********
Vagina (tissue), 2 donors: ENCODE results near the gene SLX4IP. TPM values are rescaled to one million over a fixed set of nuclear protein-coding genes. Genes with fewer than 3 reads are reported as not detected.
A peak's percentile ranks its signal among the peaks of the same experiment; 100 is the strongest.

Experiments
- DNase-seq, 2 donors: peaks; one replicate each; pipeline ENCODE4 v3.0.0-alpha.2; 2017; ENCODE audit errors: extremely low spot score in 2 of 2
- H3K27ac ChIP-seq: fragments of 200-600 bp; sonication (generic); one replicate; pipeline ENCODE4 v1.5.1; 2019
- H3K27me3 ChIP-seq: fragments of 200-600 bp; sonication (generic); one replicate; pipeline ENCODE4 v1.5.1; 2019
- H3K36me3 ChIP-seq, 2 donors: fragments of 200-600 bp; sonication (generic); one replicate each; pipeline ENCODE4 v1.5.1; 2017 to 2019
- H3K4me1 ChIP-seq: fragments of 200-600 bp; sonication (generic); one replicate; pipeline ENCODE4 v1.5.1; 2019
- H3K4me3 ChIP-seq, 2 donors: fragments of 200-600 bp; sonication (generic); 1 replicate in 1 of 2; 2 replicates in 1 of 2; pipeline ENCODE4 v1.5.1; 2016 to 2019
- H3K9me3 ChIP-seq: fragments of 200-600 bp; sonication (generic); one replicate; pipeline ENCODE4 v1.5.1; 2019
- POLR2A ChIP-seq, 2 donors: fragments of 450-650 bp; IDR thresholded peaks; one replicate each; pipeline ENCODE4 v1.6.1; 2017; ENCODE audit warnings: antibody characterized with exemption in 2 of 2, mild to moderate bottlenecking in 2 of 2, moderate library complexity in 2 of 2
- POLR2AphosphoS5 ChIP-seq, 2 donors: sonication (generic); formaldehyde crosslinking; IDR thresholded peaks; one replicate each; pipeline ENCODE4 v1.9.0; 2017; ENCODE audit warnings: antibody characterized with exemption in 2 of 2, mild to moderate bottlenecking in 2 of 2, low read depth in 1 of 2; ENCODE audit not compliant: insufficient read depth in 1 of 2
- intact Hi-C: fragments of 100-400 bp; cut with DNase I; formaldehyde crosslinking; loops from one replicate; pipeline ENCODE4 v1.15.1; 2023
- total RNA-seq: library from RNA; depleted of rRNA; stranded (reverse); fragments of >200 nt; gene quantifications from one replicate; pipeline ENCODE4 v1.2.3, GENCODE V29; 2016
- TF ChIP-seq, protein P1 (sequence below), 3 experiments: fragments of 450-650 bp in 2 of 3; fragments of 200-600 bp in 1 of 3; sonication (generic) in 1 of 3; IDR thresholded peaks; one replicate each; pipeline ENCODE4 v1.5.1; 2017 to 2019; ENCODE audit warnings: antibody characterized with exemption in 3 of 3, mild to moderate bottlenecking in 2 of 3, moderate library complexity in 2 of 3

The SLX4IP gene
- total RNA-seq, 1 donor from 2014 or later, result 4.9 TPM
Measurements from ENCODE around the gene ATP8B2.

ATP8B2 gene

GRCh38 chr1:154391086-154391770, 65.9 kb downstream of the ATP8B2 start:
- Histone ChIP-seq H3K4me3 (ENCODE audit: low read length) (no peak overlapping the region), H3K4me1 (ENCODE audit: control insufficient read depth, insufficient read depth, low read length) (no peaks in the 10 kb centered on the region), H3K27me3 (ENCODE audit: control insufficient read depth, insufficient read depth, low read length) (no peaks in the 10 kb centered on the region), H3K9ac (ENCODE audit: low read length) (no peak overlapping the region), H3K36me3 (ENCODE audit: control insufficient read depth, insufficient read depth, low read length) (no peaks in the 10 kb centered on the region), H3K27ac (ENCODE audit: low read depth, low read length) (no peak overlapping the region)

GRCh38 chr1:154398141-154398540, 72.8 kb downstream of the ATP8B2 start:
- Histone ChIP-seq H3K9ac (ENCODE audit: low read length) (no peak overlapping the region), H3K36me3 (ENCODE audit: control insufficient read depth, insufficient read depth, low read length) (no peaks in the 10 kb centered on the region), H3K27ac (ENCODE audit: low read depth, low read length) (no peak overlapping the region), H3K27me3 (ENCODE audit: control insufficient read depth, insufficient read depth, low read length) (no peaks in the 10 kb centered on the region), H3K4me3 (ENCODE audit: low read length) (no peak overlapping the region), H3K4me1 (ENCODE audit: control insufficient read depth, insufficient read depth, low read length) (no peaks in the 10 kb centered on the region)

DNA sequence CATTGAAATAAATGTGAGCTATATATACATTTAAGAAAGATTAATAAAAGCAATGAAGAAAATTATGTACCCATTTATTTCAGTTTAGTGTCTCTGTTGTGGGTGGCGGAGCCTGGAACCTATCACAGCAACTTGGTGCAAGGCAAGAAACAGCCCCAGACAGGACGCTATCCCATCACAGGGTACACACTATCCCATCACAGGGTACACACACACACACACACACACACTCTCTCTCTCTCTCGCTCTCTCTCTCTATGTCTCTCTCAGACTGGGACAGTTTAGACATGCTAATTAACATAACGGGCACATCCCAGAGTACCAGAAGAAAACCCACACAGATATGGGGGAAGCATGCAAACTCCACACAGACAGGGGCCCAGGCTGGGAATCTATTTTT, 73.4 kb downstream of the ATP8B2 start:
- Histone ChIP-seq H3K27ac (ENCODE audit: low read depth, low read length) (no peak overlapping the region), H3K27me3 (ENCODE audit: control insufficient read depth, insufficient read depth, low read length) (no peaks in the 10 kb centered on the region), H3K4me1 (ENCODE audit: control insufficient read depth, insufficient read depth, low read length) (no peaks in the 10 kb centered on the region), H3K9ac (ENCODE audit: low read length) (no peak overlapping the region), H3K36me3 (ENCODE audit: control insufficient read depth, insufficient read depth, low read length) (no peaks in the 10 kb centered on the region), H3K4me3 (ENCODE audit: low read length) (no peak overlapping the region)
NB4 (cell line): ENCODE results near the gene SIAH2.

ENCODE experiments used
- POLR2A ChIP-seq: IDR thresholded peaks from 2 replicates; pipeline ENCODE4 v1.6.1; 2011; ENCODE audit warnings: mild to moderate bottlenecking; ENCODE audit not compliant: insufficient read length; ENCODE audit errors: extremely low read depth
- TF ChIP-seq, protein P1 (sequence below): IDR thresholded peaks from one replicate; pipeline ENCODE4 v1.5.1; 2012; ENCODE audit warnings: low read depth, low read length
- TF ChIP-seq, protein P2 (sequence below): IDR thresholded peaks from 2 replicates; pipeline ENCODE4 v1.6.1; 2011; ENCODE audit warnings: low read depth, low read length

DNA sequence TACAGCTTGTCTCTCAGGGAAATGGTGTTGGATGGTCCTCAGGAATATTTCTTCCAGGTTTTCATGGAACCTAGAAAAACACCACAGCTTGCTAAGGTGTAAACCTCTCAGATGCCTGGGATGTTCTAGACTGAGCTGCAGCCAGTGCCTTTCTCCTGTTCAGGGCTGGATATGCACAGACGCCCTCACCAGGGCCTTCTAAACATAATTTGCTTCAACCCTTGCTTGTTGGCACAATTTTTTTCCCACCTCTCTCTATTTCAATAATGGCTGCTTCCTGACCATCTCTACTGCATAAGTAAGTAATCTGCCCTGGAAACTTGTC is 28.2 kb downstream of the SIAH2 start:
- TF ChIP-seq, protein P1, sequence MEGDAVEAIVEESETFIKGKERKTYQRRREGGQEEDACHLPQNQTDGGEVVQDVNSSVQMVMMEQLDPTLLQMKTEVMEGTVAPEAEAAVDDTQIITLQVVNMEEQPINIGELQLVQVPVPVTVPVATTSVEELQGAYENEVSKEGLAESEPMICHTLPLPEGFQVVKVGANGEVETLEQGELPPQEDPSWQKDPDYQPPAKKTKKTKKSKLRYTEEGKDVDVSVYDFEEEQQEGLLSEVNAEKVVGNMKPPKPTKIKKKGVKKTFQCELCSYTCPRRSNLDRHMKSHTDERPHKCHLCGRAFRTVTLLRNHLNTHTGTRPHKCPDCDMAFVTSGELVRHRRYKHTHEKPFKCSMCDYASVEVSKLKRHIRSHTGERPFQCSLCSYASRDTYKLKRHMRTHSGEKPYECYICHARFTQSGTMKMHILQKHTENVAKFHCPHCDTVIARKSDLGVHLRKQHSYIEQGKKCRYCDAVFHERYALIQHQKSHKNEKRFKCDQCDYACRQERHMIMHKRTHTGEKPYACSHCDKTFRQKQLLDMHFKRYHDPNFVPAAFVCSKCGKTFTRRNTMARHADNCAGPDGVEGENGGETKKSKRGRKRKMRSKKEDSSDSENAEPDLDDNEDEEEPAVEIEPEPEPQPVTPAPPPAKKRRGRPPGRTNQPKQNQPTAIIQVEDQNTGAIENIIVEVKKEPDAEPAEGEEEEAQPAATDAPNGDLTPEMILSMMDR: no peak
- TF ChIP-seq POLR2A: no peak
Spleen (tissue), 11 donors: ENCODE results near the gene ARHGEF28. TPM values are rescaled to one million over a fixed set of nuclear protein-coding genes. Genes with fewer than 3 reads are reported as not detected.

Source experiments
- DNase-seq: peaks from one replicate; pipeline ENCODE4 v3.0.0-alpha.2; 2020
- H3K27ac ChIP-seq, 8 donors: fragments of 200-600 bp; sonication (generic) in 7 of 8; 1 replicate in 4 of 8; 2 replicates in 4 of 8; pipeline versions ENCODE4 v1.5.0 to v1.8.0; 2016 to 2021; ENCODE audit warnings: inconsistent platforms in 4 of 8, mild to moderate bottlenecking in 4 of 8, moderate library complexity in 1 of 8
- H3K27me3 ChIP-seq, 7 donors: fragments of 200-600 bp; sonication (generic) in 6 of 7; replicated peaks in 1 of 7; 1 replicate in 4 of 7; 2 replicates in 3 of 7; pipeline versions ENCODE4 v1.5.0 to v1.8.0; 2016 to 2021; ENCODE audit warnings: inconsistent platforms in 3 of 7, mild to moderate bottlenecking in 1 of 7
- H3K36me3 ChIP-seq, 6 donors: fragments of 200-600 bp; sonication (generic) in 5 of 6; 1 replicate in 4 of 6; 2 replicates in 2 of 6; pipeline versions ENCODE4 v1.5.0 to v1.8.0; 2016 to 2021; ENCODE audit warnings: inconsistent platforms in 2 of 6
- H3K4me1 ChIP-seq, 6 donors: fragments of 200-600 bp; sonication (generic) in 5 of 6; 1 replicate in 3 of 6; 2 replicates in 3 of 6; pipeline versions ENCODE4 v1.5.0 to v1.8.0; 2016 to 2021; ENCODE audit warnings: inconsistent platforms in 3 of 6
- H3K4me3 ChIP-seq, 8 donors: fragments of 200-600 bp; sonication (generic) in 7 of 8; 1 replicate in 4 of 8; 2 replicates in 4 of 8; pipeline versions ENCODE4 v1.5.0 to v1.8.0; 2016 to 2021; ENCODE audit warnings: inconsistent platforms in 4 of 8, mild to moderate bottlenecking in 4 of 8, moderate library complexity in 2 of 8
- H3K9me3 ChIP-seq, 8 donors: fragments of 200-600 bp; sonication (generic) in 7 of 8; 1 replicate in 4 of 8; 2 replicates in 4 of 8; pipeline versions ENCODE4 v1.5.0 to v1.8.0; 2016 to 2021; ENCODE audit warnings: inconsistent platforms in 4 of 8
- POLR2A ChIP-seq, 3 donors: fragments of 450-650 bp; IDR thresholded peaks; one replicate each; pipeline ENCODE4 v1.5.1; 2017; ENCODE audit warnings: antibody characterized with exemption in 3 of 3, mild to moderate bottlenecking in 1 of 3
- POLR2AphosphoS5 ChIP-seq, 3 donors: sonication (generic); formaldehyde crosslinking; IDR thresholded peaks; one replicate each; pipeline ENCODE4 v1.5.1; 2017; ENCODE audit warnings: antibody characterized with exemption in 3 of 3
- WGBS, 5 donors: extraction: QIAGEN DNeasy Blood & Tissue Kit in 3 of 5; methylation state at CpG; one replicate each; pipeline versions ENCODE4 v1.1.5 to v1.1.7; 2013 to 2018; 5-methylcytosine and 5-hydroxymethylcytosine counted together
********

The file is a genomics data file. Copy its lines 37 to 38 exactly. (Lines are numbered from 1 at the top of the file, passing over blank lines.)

- H3K27ac ChIP-seq, 8 donors: fragments of 200-600 bp; sonication (generic) in 7 of 8; 1 replicate in 4 of 8; 2 replicates in 4 of 8; pipeline versions ENCODE4 v1.5.0 to v1.8.0; 2016 to 2021; ENCODE audit warnings: inconsistent platforms in 4 of 8, mild to moderate bottlenecking in 4 of 8, moderate library complexity in 1 of 8
- H3K27me3 ChIP-seq, 7 donors: fragments of 200-600 bp; sonication (generic) in 6 of 7; replicated peaks in 1 of 7; 1 replicate in 4 of 7; 2 replicates in 3 of 7; pipeline versions ENCODE4 v1.5.0 to v1.8.0; 2016 to 2021; ENCODE audit warnings: inconsistent platforms in 3 of 7, mild to moderate bottlenecking in 1 of 7